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Carlos Alcaraz stops Novak Djokovic to win 1st Wimbledon title

In a brilliant, gutsy performance Sunday in the Wimbledon final, world No. 1 Carlos Alcaraz collected his second Grand Slam title in less than a year, defeating seven-time Wimbledon champ Novak Djokovic 1-6, 7-6 (6), 6-1, 3-6, 6-4 and ending the 36-year-old Serbian’s quest for the calendar Grand Slam in 2023.

The match lasted four hours and 42 minutes and was the third-longest final in Wimbledon history.

“It’s a dream come true for me,” Alcaraz said on court after the match. “It’s great to win, but even if I would have lost, I would be really proud of myself, making history in this beautiful tournament, playing a final against a legend of our sport. It’s incredible.”

At 20 years, 72 days old, Alcaraz became the third-youngest men’s winner at Wimbledon in the Open era (since 1968).

In El Palmar, Spain, the village where Alcaraz grew up, hundreds of locals gathered at a youth center in the town square to watch their favorite player make history.

“What Carlos accomplished means pride for all the people from El Palmar,” Verónica Sánchez, the town’s mayor, told ESPN. Sánchez organized the watch party after Alcaraz’s semifinal win. “He’s an example for all the young people and is showing our town to the world,” she said.

Playing in only his fourth tournament on grass, Alcaraz has proved to be a quick study on the surface. In two previous appearances at the All England Club, Alcaraz had concluded no better than the fourth round. He displayed marked improvement last year, but nothing about his performance signaled he would lift the Gentlemen’s Singles Trophy one year later or have the game — or gumption — to beat one of the all-time great grass-court players on Centre Court.

Before the second set Sunday, Djokovic’s serve had been broken only three times in 103 games this fortnight.

Alcaraz did better than that in three sets, storming back from a disastrous opening hour of tennis. Djokovic was clinical in the first set. He dismantled Alcaraz’s forehand and rushed him into errors. Alcaraz earned only his final service game that set, but he came alive on every point, as if the game were suddenly coming into focus.

After trading breaks with Djokovic in the second set, he faced him in a tiebreak. At Wimbledon. Down a set. In the final. On Centre Court. And he became the first person to defeat the 23-time Grand Slam champ in a tiebreak since Rafael Nadal in the quarters of last year’s French Open. After clinching the 85-minute second set, he lifted his racket to the sky, enticing the Wimbledon crowd to enjoy the moment with him.

“Carlos! Carlos! Carlos!” they chanted in response. If there is a 12th man in football and a sixth man in basketball, the second man at Centre Court helped shift the momentum Alcaraz’s way. He won that set and the next one, but lost focus and the fourth 3-6, which forced a fifth. Then, in a sensational display of grit, endurance and newfound nerves of steel, he broke Djokovic’s serve in the third game and eventually toppled the Wimbledon great.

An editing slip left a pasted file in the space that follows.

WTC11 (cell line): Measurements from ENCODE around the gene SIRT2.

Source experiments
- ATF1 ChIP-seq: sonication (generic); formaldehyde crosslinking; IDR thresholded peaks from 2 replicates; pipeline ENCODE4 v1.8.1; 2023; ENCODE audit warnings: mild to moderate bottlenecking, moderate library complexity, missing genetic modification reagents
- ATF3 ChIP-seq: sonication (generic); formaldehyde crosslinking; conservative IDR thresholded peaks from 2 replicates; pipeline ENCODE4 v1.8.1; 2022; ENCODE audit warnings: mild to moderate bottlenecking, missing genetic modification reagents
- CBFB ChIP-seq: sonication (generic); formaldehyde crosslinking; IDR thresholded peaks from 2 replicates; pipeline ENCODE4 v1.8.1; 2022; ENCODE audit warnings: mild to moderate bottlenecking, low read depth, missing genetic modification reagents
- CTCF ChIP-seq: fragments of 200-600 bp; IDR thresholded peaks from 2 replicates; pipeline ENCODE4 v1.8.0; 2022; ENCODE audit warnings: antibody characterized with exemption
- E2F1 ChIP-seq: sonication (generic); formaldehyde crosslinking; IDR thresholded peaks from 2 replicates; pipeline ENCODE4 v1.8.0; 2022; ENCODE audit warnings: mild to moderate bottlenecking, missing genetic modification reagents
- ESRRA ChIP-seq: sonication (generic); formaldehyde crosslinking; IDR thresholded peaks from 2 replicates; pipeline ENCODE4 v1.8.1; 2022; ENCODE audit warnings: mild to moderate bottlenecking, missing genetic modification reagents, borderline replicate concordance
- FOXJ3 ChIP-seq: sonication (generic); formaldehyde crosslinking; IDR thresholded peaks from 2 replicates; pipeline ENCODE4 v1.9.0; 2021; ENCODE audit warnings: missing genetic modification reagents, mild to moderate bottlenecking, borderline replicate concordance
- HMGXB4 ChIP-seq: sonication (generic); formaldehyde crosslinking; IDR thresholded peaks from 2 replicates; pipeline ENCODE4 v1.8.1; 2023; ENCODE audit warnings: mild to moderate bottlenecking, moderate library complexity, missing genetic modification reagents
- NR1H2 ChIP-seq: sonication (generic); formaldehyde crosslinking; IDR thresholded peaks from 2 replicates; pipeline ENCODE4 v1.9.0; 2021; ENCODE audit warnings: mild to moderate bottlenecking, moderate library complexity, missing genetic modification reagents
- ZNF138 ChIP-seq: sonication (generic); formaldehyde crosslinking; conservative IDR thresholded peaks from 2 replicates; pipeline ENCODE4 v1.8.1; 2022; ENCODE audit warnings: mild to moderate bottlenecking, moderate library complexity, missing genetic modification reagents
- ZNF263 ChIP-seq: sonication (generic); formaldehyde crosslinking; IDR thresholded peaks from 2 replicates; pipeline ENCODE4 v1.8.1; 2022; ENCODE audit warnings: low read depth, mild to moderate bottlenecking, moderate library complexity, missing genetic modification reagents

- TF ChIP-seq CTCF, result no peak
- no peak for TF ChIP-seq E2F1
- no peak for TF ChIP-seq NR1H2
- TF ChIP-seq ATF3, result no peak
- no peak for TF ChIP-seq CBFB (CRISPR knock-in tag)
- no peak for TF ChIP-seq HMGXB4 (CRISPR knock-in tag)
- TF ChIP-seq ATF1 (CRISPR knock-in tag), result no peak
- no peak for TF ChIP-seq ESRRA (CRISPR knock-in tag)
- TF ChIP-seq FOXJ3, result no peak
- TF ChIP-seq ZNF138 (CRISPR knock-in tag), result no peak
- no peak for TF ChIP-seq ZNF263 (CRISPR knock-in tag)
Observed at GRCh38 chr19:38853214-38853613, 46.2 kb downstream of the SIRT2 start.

“I fought until the last ball, every ball,” Alcaraz said in his post-match press conference. “We made great rallies, great points. It was a long match, long sets and it was the mental part that allowed me to stay there during the five sets. To stay good physically and mentally for five hours against a legend, making history like I did today, it’s the happiest moment of my life. I don’t think that’s going to change for a long time.”

Alcaraz stated many times this fortnight that he believed he could defeat Djokovic in the final. But there’s a vast divide between believing and doing. What Alcaraz accomplished Sunday — in a changing-of-the-guard moment that’s being compared to Roger Federer’s 2001 upset of Pete Sampras here in the fourth round — is difficult to overstate. Djokovic hadn’t lost a match here since 2017. He is a seven-time Wimbledon champion and already won the first two majors of this year.

“For someone of his age to handle the nerves, be playing attacking tennis, and to close out the match the way he did, he came up with some amazing shots,” Djokovic said in his post-match press conference. “I must say, the slices, the chipping returns, the net play, it’s very impressive. I didn’t expect him to play so well this year on grass, but he’s proven that he’s the best player in the world, no doubt. He’s playing some fantastic tennis on different surfaces, and he deserves to be where he is.”

Djokovic was also on track to add a rare accomplishment: a calendar Grand Slam. That a player with 17 games of grass-court experience ended his hope of holding all four major titles within the same calendar year is remarkable. That Alcaraz simply outplayed Djokovic on the court where he built his dynasty is legend-making. With his victory, Alcaraz becomes the second-youngest player to beat Djokovic in a major.

Steve Carr

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